May 2022 Reading Thread.

williamjm

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I finished P. Djèlí Clark's Master of Djinn. I liked the book's imaginative setting, an alternate early-20th Century Cairo with a lot of supernatural (particularly the djinn of the title) and steampunk elements. Parts of the setting and backstory, particularly the Thousand and One Arabian Nights influence did remind me of S.A. Chakraborty's Daevabad trilogy, although despite sharing some plot points it's structured as a murder mystery rather than an epic fantasy. I liked the characters and the initial set-up of the mystery but I think there is an issue with the plot where it felt too obvious who the culprit was from relatively early on but it takes most of the book for the investigators to figure things out and they rely a lot on other characters deciding to explain things to them. It's an enjoyable read but I think some aspects could have been better and if there are sequels I'll be interested to see whether they can improve on those areas.

One oddity is that although this is the first novel in the setting I think some key plot points work better having read the short story A Dead Djinn In Cairo.
 

Teresa Edgerton

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OMG, I haven't followed her since she switched from doing art to children's books. I loved reading Book of the Gear.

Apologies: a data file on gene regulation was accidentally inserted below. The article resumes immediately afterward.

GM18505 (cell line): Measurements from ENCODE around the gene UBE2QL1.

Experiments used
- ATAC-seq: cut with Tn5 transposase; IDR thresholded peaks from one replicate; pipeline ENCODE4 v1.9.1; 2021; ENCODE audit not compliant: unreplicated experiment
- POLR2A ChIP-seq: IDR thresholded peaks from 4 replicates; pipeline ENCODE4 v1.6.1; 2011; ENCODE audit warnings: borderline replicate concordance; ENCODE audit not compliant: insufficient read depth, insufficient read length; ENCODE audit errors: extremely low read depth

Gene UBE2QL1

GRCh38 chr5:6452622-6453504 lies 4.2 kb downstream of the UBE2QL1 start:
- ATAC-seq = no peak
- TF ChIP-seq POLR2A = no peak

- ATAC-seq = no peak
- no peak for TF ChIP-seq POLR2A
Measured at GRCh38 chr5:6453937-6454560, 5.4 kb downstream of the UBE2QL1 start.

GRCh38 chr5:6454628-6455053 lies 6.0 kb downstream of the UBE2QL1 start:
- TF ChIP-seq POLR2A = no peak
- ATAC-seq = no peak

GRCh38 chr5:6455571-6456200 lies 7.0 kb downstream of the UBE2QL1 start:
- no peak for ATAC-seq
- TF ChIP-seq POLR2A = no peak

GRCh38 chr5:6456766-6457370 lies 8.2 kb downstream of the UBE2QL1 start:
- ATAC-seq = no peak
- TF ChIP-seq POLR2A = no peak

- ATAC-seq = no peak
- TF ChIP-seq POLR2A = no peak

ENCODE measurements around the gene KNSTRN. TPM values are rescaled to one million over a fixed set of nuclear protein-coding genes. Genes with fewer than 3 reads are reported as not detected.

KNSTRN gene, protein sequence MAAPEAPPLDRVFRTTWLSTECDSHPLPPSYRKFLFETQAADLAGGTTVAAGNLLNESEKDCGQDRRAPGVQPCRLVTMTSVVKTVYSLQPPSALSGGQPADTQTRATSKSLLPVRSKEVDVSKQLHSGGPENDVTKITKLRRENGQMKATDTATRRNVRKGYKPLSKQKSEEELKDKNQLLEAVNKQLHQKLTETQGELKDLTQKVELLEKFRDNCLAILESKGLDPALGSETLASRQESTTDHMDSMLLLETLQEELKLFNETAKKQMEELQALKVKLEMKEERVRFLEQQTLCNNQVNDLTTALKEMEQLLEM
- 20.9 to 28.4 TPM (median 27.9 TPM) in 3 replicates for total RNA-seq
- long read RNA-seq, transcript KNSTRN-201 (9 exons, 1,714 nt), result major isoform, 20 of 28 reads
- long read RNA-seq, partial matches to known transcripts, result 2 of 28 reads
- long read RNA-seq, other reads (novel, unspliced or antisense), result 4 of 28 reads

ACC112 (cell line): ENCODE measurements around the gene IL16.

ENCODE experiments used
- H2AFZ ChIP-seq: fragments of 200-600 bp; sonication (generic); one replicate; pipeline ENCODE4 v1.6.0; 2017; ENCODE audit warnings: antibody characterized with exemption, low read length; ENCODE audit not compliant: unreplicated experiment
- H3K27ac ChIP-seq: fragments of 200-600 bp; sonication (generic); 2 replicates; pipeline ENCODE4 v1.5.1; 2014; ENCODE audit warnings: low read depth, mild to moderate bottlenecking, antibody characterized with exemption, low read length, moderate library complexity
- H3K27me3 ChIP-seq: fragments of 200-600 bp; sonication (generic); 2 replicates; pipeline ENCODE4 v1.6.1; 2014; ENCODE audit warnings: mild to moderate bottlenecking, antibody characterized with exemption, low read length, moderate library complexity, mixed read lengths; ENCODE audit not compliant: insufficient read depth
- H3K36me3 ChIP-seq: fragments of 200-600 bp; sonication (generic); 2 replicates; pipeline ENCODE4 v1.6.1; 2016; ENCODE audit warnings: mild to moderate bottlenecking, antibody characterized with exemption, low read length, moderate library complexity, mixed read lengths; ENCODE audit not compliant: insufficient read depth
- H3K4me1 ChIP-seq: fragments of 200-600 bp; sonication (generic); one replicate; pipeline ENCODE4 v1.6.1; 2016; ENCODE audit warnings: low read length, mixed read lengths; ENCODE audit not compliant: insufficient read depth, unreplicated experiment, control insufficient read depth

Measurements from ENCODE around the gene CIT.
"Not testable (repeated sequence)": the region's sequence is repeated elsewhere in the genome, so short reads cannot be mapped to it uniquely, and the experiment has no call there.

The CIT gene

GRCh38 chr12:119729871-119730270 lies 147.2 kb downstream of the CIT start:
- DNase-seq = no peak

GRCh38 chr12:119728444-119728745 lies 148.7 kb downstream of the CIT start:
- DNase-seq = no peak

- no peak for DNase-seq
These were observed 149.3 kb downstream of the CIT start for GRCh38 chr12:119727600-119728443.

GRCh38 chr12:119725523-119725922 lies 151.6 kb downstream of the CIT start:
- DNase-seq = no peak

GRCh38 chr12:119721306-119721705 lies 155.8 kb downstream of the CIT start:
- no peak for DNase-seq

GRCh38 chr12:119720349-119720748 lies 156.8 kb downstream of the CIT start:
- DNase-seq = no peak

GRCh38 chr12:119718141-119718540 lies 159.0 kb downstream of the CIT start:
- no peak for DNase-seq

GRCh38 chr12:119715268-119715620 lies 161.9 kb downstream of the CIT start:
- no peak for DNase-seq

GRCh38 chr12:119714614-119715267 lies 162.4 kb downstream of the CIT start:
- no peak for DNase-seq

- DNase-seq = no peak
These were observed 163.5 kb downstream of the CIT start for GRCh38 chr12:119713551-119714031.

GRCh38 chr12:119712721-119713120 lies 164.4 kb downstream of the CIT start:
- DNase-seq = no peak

She writes a lot of books for adults these days, although many of those could be considered crossover adult/YA (adult characters but written with a somewhat light, somewhat whimsical touch even when serious, even sometimes dire, things happen).
 

dask

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It's not that I can't find books I can't finish, it's not that I'm not enjoying what I've got going. They're good - but the good ain't grabbing. So I've reached for someone who rarely fails to excite:
SoBrightTheVision75.jpeg

Been on my shelf for a long time. No more dilly dallying. Not going to live forever.
 

HareBrain

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Gave up on Lord Foul's Bane (possibly to no one's great surprise). Inspired by a review by @The Big Peat , I've started Lavondyss by Robert Holdstock. I have no idea why I haven't at least started this book before, especially after first reading Mythago Wood, which I enjoyed at the time. And I've read other Holdstock since, and this is widely reckoned the best. Anyway, better late than never. it's started well, and I'm looking forward to the rest.
 

Danny McG

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Dark Theory by Wick Welker, some girls who live by looking for scrap in junkyards find a robot (they're on another world or possibly a post nuke war Earth) and set off on a quest.

I think this is going to be DNF because it's getting a bit too much of a YA feel now
 

Danny McG

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I'm doing a re-read of There will be dragons by John Ringo, book one of his Council Wars series.
 

Foxbat

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Currently reading Windswept And Interesting (Billy Connolly’s autobiography).
Entertaining. You come to expect nothing less from the Big Yin.
 

tobl

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I'm doing a re-read of There will be dragons by John Ringo, book one of his Council Wars series.